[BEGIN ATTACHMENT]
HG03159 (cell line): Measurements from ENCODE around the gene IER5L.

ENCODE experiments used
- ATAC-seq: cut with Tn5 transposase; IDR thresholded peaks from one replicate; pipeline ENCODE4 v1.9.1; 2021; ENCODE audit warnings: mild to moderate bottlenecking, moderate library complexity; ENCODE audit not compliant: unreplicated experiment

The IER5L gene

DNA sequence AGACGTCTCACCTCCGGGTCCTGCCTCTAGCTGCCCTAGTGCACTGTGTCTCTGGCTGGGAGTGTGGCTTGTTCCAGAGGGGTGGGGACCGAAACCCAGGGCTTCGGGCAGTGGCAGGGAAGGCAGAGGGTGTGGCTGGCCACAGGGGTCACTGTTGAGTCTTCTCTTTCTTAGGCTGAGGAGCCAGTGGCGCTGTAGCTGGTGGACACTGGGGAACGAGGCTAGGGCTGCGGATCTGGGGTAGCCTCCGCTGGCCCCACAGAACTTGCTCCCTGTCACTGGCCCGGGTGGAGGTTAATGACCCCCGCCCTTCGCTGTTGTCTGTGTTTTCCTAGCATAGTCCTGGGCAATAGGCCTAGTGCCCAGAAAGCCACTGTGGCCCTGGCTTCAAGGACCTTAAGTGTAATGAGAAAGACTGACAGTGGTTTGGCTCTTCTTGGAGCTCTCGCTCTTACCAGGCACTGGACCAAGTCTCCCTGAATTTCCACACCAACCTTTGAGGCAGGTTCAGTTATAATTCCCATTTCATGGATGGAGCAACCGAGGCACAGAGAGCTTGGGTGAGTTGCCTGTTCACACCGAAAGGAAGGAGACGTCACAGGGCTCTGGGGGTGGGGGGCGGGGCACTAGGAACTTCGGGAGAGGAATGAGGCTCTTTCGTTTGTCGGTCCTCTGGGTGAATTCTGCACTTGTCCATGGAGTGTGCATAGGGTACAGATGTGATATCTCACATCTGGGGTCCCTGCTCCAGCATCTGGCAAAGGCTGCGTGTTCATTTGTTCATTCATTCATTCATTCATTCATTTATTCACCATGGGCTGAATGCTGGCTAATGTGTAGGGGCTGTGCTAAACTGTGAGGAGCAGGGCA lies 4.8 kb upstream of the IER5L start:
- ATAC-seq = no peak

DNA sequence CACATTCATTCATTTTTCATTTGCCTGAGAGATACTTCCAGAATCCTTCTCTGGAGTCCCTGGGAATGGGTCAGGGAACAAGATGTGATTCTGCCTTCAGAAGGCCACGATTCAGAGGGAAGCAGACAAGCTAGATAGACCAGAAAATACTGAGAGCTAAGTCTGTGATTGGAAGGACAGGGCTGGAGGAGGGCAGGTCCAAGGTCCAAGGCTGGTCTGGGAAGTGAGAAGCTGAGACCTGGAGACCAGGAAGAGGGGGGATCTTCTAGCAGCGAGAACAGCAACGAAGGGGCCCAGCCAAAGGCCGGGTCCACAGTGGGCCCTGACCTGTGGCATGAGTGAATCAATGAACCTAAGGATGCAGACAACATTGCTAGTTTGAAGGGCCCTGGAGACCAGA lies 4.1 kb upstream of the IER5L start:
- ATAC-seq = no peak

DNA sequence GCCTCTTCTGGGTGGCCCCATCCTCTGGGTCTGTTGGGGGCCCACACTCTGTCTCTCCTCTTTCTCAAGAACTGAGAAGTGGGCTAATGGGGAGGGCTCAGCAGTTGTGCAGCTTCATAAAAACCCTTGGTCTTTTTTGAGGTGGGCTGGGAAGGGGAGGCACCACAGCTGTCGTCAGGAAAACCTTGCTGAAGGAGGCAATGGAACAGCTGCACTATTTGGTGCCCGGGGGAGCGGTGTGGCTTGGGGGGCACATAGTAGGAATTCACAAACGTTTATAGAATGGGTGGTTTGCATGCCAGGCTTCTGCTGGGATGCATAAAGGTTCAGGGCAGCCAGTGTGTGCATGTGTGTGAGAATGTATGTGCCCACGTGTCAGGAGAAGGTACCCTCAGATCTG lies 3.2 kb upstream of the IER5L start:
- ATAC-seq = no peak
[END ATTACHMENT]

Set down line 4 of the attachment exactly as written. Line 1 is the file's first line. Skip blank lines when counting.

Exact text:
The IER5L gene